Having watched a news item on the BBC Ten O’Clock News about the chemical sludge leak in Hungary (www.bbc.co.uk/news/world-europe-11504980) I became quite annoyed by the sensationalist and wholly inaccurate reporting of the toxic dangers inherent from the torrent of contaminants.
The first part of the description of the ingredients was fine, it said that the main component was iron oxide, which was clarified as being rust. After that it became a scare story. You can see by the descriptions in the graphic describing the chemical breakdown of the sludge in the article referenced above how bad it was.
But wait a minute! Let’s look at this information more carefully and remind ourselves that this is a fully hydrated environment as well. I’ll take the ingredients one at a time:
- Iron Oxide: Annoying but harmless.
- Aluminium Oxide (Al2O3): Well, reasonably inert. There is actually a possible link with dementia with long-term ingestion. Nothing like Aluminium Sulphate, which was what caused the Camelford incident.
- Silicon Dioxide: Wait a minute.. note the asterisk. The footnote says that actually it’s NOT silica (i.e. quartz), it’s as part of sodium and aluminium silicates. That’ll be clay minerals then.
- Calcium Oxide: Hmm.. Quicklime, in a hydrated environment?! Doh! No, plain old lime, Calcium Hydroxide. Not good for plants but not exactly the worst contaminant in the world. In the environment it’ll probably react with CO2 in the atmosphere and become that well known toxin, calcite… limestone.
- Titanium Oxide: That well known toxin used to cover mints and other sweets.
- Oxygen-bonded sodium oxide: Hmm.. so, it’s not just an oxide, it’s extra oxygen bonded!!! Oh dear.. epic fail number two. In water this would quickly become NaOH. A bit horrid… will turn fat into soap. A slippery customer. Not a long-term problem though.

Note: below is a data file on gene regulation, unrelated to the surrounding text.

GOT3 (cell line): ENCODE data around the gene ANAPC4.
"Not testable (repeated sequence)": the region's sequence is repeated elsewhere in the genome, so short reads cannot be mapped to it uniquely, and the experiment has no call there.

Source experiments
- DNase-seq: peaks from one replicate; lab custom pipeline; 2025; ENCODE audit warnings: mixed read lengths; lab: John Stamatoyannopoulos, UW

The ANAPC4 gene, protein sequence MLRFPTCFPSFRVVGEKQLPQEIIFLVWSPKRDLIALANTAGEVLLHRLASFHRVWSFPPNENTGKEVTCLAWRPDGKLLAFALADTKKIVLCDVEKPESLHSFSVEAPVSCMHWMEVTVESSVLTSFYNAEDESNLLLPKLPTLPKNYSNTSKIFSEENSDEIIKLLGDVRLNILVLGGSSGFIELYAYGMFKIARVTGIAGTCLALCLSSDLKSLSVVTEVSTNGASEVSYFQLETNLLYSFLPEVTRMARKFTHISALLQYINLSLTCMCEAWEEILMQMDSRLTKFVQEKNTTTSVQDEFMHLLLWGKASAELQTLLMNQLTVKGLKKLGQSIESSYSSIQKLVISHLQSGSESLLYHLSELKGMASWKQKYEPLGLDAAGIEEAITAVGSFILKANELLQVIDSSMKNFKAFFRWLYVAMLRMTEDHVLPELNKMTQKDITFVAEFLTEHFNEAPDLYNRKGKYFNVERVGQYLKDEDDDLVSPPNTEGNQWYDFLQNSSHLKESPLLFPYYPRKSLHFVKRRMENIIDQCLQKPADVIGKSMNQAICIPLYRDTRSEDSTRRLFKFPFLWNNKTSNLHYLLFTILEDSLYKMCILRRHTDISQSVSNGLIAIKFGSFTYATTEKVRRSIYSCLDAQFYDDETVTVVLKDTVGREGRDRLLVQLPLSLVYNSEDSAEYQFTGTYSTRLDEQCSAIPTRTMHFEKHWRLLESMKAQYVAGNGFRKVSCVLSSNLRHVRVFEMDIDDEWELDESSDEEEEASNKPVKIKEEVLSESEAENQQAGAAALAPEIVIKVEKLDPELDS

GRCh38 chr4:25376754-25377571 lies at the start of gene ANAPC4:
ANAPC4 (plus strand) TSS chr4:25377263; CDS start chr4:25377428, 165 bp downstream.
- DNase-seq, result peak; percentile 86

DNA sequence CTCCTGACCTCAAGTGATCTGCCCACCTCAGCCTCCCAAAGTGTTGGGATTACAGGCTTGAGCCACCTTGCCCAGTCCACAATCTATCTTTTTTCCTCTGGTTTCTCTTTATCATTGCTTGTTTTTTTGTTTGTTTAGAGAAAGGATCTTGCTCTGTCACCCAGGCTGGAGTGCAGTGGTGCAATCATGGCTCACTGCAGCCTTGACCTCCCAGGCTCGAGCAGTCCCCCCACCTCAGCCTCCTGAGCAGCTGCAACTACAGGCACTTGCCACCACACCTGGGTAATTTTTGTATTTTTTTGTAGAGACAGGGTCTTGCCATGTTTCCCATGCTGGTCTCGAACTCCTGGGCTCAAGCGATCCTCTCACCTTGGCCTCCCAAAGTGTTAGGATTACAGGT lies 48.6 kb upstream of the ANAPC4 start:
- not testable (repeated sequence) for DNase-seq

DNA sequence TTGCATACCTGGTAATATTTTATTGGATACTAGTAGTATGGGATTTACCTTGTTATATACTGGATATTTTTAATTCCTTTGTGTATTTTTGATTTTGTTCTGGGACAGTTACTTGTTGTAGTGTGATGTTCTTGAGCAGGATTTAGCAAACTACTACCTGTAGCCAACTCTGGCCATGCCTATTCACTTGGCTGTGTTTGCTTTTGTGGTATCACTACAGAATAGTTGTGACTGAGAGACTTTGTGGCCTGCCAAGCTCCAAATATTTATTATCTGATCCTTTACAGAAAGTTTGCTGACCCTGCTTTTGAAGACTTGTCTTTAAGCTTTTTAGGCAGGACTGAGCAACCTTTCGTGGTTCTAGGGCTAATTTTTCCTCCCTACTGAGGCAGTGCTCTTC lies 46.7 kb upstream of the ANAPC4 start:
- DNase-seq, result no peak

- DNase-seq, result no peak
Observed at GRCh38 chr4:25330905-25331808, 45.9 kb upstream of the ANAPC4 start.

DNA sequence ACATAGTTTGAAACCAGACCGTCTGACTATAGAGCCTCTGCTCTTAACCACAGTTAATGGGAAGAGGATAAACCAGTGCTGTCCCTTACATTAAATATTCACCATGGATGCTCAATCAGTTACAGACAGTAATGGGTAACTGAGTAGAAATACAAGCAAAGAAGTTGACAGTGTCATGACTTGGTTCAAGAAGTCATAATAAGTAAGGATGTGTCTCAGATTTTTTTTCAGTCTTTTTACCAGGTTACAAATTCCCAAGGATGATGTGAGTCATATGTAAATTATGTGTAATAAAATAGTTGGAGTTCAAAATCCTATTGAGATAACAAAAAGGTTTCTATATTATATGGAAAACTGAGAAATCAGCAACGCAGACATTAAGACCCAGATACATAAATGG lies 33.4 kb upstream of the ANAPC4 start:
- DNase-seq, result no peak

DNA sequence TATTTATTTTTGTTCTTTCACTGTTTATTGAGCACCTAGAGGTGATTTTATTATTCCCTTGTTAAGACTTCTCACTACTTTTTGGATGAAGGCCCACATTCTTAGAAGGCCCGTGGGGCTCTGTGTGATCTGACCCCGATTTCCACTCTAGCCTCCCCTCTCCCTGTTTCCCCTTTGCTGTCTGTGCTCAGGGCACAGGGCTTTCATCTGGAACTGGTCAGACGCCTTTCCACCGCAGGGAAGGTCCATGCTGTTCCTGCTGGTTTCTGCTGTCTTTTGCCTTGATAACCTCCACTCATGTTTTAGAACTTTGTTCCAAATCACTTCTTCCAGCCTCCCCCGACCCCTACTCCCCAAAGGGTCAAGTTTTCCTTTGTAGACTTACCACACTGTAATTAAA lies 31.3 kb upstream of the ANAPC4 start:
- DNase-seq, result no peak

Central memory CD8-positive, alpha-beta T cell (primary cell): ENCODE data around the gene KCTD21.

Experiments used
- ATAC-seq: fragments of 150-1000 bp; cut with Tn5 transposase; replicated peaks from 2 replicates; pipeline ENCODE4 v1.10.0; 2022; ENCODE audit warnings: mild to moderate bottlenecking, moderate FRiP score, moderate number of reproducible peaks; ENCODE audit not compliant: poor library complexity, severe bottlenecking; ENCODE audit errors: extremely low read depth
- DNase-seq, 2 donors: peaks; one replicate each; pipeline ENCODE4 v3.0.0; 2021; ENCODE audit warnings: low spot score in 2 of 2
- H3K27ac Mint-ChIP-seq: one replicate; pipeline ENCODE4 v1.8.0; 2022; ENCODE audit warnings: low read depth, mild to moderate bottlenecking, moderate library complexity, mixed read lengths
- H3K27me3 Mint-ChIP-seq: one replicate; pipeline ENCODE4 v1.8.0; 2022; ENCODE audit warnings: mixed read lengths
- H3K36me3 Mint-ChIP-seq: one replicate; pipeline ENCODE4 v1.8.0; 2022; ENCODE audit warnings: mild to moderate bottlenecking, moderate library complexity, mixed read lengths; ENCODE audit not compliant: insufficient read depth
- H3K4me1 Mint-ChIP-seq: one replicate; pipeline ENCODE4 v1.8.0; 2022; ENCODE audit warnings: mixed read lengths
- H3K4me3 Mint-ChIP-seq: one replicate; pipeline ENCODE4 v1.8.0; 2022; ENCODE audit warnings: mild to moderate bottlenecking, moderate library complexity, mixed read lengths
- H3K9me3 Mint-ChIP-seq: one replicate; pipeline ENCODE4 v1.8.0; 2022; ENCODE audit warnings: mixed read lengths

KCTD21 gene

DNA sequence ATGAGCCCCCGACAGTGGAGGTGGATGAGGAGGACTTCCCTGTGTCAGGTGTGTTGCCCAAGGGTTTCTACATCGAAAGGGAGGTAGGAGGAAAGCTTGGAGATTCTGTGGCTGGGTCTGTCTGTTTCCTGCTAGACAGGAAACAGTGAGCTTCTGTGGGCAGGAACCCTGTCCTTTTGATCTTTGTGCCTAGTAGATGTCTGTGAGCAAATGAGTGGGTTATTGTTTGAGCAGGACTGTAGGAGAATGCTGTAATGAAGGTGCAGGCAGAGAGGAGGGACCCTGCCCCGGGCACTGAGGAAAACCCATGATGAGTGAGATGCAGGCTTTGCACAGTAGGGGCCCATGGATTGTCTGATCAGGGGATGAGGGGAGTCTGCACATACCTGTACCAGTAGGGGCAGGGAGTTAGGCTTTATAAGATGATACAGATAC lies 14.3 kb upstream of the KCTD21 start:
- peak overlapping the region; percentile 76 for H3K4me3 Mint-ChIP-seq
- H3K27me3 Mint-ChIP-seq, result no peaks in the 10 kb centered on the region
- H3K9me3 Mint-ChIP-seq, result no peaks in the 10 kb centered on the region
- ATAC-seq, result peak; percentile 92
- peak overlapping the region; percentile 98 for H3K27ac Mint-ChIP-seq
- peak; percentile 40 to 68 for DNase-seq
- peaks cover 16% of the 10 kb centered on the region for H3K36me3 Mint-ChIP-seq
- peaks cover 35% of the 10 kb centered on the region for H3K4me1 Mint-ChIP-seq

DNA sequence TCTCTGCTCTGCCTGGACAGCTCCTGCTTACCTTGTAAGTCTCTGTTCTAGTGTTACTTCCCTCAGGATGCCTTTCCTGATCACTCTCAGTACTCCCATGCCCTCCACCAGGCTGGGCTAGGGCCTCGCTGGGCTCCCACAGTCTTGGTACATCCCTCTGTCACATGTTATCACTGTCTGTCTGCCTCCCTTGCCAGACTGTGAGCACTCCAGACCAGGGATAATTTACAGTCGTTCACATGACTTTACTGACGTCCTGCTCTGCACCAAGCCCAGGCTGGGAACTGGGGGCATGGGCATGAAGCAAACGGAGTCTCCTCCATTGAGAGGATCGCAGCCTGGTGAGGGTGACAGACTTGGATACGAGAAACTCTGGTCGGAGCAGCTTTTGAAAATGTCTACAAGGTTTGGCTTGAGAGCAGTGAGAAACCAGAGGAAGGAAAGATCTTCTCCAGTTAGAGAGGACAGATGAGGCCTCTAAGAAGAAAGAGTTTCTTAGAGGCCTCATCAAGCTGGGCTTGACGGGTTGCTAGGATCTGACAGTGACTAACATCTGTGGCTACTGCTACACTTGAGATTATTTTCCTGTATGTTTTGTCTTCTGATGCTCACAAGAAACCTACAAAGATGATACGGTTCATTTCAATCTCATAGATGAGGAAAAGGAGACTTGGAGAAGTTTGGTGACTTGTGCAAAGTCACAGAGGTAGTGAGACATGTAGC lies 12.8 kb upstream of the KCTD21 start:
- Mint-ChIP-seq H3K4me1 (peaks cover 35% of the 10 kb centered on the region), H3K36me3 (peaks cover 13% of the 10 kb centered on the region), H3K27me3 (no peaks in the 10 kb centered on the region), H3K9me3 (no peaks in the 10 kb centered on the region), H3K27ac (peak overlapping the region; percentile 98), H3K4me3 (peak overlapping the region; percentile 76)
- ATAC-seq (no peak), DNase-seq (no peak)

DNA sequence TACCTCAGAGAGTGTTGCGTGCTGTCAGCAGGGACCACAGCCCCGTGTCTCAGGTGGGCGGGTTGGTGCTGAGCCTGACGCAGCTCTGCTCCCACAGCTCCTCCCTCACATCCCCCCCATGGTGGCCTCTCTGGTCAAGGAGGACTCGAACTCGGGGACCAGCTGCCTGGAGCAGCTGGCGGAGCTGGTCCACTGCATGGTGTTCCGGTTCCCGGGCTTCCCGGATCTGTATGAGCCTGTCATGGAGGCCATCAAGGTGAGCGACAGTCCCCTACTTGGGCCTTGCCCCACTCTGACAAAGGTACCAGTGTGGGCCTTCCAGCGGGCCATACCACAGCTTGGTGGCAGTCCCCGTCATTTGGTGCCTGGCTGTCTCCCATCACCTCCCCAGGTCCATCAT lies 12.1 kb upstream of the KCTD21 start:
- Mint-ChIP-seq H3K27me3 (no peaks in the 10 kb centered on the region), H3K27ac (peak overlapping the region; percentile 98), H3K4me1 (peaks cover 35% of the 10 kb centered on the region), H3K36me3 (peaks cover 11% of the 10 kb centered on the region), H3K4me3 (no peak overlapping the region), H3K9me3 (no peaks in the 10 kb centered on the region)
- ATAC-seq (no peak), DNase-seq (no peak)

Now, what was not mentioned in the TV item and is relatively marginalised in the written piece is the problem of heavy metal contamination. This IS the news worthy part of the contamination problem and it’s been almost totally missed by the reporter. The problem, I think, is that because the concentrations in the sludge are low relative to those headline grabbing amounts handed to the reporter in a press release from the chemical company they don’t sound important to a layman. However, they are the long-term health legacy items.
Mentioned in the written article are mercury and arsenic. I’m very much surprised that cadmium isn’t mentioned seeing as these are essentially mine tailings by proxy.
So, all in all a rather big failure on the part of the reporter who, because of a lack of scientific knowledge, not only made an arse of himself and the BBC but also missed the whole real news story.